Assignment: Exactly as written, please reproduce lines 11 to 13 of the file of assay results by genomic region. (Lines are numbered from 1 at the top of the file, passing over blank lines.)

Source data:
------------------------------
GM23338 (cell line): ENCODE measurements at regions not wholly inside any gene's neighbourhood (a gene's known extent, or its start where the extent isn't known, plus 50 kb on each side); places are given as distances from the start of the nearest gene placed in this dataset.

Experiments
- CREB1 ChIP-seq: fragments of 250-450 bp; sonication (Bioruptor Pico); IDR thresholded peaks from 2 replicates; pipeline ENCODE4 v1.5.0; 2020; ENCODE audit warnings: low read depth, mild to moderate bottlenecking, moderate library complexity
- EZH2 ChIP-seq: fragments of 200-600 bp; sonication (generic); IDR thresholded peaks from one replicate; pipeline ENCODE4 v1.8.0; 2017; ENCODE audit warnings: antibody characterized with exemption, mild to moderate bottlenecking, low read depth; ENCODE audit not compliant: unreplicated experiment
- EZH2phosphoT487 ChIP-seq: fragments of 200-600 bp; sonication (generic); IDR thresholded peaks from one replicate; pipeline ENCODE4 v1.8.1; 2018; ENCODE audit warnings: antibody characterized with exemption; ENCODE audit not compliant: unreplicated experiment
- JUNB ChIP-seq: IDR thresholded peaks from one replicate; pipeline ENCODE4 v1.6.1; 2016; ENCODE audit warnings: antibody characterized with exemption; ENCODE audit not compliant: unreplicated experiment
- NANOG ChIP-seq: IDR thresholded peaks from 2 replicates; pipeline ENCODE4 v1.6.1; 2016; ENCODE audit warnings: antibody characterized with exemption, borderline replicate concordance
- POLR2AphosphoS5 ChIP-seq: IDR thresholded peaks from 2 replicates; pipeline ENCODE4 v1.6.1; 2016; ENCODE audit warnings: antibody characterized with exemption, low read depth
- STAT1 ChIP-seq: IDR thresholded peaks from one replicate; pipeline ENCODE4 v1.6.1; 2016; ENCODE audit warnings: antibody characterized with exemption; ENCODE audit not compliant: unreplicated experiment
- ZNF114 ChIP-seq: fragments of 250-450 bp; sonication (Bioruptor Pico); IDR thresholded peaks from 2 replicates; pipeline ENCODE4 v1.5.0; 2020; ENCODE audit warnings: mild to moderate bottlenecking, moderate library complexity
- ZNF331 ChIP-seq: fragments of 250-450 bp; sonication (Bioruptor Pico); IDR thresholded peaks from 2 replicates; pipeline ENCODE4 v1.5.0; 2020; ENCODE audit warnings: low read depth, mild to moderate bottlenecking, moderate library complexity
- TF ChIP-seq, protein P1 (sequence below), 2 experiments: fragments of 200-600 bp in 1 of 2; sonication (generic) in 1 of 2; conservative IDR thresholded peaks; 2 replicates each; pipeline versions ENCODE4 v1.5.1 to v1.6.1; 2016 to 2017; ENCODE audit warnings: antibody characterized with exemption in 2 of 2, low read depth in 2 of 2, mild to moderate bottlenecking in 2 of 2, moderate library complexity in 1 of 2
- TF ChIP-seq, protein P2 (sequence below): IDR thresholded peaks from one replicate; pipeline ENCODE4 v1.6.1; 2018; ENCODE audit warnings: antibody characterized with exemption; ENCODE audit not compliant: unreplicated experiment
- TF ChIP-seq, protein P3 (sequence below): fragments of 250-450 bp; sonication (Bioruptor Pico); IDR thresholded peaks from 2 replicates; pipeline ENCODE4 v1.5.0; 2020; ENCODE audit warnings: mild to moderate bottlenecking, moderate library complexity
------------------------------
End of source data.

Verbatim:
- ZNF331 ChIP-seq: fragments of 250-450 bp; sonication (Bioruptor Pico); IDR thresholded peaks from 2 replicates; pipeline ENCODE4 v1.5.0; 2020; ENCODE audit warnings: low read depth, mild to moderate bottlenecking, moderate library complexity
- TF ChIP-seq, protein P1 (sequence below), 2 experiments: fragments of 200-600 bp in 1 of 2; sonication (generic) in 1 of 2; conservative IDR thresholded peaks; 2 replicates each; pipeline versions ENCODE4 v1.5.1 to v1.6.1; 2016 to 2017; ENCODE audit warnings: antibody characterized with exemption in 2 of 2, low read depth in 2 of 2, mild to moderate bottlenecking in 2 of 2, moderate library complexity in 1 of 2
- TF ChIP-seq, protein P2 (sequence below): IDR thresholded peaks from one replicate; pipeline ENCODE4 v1.6.1; 2018; ENCODE audit warnings: antibody characterized with exemption; ENCODE audit not compliant: unreplicated experiment